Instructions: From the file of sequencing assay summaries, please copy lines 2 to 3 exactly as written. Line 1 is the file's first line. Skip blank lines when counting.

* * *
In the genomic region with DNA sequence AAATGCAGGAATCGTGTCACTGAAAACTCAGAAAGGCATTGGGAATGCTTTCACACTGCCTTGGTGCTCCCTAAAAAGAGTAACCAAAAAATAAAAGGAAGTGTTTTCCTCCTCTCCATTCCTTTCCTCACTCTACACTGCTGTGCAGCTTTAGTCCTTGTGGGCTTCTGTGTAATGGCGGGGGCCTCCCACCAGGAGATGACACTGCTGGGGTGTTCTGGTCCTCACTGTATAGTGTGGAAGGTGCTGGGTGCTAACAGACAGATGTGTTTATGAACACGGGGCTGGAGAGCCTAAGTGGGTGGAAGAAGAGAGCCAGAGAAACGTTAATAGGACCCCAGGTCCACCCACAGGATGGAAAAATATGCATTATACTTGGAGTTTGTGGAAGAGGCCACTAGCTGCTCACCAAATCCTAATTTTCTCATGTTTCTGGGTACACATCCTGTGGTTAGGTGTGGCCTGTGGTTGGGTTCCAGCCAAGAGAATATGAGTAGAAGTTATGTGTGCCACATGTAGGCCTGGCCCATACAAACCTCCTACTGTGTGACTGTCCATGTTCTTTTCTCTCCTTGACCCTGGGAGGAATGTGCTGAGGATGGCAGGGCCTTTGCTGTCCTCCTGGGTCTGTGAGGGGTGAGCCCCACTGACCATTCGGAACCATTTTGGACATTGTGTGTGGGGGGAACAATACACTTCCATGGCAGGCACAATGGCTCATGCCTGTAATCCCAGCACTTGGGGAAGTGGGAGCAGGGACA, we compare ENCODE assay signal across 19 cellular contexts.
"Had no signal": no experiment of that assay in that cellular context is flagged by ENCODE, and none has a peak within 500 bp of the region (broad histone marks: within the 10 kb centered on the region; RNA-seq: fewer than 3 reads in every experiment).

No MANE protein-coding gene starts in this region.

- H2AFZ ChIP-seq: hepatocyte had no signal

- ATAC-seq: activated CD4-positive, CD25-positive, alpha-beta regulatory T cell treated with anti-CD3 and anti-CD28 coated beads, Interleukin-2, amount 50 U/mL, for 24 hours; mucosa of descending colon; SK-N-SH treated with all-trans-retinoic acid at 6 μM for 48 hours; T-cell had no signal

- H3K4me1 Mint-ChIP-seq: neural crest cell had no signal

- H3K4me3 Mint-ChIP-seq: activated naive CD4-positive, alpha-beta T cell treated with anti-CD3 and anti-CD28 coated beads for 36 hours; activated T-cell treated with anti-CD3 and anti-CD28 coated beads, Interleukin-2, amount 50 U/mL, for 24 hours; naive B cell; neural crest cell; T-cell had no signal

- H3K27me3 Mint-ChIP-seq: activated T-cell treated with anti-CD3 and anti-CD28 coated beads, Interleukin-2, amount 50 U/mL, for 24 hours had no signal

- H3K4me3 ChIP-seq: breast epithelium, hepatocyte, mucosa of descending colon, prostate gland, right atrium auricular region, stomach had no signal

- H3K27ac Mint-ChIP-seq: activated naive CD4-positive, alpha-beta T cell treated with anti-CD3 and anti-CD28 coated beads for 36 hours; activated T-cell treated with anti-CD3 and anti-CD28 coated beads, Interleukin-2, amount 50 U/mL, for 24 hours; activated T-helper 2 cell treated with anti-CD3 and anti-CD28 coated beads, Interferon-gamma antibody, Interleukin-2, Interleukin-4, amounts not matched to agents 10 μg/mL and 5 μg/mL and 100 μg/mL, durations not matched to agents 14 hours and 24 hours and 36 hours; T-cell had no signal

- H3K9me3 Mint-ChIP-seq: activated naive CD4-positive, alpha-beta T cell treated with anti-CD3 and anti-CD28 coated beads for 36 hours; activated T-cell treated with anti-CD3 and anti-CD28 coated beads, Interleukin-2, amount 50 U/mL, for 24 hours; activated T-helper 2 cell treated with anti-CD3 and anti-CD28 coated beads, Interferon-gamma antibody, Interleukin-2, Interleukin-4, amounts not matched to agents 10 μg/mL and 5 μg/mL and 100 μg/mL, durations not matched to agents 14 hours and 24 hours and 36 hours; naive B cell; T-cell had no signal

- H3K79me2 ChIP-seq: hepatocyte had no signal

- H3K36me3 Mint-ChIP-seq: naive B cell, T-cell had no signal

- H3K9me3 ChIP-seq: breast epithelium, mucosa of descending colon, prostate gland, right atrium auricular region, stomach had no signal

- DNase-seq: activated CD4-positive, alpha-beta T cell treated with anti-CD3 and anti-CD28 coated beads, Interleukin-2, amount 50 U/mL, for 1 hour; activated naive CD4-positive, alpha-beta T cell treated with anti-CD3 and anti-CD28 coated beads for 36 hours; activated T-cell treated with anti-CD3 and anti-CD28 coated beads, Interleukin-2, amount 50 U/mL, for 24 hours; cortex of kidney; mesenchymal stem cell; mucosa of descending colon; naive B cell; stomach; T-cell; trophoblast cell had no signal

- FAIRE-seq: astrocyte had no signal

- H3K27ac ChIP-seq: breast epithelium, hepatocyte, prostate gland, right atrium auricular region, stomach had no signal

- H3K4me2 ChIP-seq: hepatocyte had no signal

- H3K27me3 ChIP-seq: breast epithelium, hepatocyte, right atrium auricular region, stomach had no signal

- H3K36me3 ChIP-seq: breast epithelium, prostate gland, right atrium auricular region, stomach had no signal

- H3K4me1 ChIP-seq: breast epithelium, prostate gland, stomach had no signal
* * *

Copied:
"Had no signal": no experiment of that assay in that cellular context is flagged by ENCODE, and none has a peak within 500 bp of the region (broad histone marks: within the 10 kb centered on the region; RNA-seq: fewer than 3 reads in every experiment).

No MANE protein-coding gene starts in this region.